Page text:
10 things to know about... Keith Haring
The Artsper team regularly looks over the life and works of one artist, exploring their legacy through 10 facts. Even though it is a completely subjective retrospective, this is the occasion for you to rediscover the artist’s work and learn something new about their life. This week, we are exploring the life and artworks of Keith Haring.
1. Keith Haring was born in Reading, Pennsylvania, in 1956.
Haring was born in 1956 in Reading, Pennsylvania, and was raised in the conservative Kutztown, Pennsylvania. His love for art started at a young age, when he learned drawing skills from his father and cartoons.
2. His art career began in the New York subway.
In the early 1980s, Haring made himself known by drawing in the New York subway with a piece of white chalk. It was in the underground arts scene in New York that Haring found a thriving community of creatives, including artists, musicians and performance artists.
3. His first solo exhibition in New York was held in 1981.
Haring’s first ever solo exhibition in New York was held in the Westbeth Painters Space, an artist community and nonprofit housing complex. The exhibition was titled “Des Refusés: New Drawings by Keith Haring Black-Blue Prints.”
4. He was an activist from a young age.
Keith Haring is known for his activism, particularly during the AIDS epidemic during the 1980s. His desire to bring change to the world began in his pre-teen years, when him and his friend Kermit Oswald scribbled anti-Nixon graffiti around their conservative rural town.
5. He also produced sculptures.
Lesser known than his two-dimensional artworks are Keith Haring’s sculptural works. Continuing his signature style with bright colors and graphic-style drawings, this is an example of numerous sculptures that Haring produced throughout his career.
6. He was friends with Jean-Michel Basquiat.
7. Among Haring’s most important works is Crack is Wack.
Crack is Wack is one of the most significant Keith Haring artworks, and is located in Harlem, New York. The two-sided mural was influenced by the crack cocaine epidemic that peaked during the 1980s and its impact on communities in America.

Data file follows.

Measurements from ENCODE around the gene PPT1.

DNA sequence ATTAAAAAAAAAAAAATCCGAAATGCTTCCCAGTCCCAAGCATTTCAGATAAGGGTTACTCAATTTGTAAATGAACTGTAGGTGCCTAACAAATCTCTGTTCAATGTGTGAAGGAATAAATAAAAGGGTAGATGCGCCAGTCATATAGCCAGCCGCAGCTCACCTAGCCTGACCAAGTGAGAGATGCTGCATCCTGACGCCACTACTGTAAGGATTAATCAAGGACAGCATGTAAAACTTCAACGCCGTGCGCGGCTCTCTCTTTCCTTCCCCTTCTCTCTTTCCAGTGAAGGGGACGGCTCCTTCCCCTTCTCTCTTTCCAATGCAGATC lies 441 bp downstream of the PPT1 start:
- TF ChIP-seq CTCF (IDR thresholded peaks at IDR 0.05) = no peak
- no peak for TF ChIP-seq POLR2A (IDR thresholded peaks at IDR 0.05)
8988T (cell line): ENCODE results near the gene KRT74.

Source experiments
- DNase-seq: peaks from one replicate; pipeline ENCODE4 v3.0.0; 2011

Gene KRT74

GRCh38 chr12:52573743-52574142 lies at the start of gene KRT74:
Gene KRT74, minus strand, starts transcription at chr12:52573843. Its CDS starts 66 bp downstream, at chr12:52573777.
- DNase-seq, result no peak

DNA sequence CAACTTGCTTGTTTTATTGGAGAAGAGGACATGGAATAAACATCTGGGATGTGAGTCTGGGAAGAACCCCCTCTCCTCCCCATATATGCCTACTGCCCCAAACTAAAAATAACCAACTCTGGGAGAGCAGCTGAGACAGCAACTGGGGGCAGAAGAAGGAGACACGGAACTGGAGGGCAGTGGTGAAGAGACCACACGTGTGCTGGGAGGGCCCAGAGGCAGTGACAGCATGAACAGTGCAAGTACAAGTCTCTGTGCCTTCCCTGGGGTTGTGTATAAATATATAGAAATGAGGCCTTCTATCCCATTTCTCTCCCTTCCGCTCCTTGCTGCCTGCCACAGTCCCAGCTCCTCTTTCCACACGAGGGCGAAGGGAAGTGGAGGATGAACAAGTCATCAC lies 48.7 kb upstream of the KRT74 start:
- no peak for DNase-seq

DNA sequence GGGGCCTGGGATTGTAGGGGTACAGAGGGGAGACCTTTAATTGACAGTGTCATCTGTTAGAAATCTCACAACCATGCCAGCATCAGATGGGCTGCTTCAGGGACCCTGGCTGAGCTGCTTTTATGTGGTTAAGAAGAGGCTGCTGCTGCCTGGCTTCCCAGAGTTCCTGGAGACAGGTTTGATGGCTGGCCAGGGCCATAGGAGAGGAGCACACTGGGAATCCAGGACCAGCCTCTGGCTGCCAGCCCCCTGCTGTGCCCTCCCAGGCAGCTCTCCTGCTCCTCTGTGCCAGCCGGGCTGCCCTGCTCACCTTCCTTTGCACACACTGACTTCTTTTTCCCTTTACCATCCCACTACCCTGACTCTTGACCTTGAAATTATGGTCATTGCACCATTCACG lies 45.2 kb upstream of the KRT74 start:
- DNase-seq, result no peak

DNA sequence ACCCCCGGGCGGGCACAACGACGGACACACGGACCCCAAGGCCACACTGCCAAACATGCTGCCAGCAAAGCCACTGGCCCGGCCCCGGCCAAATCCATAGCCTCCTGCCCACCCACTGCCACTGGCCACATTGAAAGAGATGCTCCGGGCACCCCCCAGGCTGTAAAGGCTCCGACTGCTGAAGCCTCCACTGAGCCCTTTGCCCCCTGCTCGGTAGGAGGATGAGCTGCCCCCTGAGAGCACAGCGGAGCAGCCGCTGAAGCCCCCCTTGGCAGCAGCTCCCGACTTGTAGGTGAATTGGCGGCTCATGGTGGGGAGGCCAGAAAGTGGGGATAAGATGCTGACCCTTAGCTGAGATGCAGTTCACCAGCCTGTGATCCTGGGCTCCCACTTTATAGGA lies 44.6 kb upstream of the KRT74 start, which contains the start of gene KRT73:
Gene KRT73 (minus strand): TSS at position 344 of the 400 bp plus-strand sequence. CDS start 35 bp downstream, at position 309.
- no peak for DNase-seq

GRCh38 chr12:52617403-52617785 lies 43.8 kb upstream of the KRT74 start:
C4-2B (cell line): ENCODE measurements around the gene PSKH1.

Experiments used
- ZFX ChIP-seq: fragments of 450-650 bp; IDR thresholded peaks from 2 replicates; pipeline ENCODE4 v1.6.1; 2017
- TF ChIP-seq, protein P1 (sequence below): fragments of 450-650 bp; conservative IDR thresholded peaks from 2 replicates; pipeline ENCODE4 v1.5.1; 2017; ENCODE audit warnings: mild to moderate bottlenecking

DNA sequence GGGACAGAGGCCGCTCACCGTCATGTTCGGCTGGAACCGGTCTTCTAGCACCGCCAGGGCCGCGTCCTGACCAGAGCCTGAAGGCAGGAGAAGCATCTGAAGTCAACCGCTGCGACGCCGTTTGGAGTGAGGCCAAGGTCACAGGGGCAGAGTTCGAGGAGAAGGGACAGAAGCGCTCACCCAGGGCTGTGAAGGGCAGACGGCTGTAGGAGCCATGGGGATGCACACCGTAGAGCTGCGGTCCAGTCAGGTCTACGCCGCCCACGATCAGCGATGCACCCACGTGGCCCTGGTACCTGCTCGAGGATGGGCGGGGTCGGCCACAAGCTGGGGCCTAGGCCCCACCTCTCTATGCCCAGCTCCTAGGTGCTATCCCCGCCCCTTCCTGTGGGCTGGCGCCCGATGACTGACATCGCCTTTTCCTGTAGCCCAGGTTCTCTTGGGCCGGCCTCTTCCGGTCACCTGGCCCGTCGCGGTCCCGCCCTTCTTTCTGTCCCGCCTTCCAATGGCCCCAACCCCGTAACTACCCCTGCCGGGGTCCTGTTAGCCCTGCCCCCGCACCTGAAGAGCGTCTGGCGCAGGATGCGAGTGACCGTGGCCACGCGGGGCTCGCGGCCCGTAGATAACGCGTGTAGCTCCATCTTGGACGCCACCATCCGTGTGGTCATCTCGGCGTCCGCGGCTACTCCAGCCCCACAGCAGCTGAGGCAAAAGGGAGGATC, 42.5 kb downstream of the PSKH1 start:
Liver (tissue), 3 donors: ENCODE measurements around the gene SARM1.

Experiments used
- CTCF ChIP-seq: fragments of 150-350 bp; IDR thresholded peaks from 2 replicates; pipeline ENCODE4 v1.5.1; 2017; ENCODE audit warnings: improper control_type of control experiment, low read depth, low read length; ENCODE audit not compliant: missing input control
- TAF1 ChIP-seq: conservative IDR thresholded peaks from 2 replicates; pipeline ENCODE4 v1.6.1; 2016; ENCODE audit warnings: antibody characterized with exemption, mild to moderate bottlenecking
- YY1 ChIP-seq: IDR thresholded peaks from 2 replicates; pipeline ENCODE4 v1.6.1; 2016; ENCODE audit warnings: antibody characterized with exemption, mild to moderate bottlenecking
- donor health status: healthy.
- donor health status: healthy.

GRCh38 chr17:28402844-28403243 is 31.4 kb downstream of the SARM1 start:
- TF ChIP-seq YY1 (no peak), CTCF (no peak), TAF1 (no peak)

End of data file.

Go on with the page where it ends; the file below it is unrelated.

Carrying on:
8. His art dealer was an infamous art vandal.
Haring’s art dealer Tony Shafrazi, owner of New York Shafrazi Art Gallery, attracted attention in the art world in 1974. In protest against the Vietnam war, Shafrazi had entered the Museum of Modern Art in New York and spray-painted Picasso’s Guernica with the words “KILL ALL LIES” in red letters.
9. He wanted to make his art widely accessible.
Haring wanted to make his art as accessible as possible and opened his “Pop Shop” in SoHo, New York, selling various Keith Haring artworks, objects and posters. Haring declared: “I could earn more money if I just painted a few things and jacked up the price. My shop is an extension of what I was doing in the subway stations, breaking down the barriers between high and low art.”
10. He created the fresco of the Necker Hospital in Paris.
Keith Haring created the fresco of the Necker–Enfants Malades Hospital in Paris in 1987. The fresco fell into disrepair and was condemned by the hospital’s administrators, but was restored in 2017. After a short and brilliant career, marked by unique encounters, a strong commitment and works that became world famous, Haring died of complications related to AIDS in 1990, at the age of 31.
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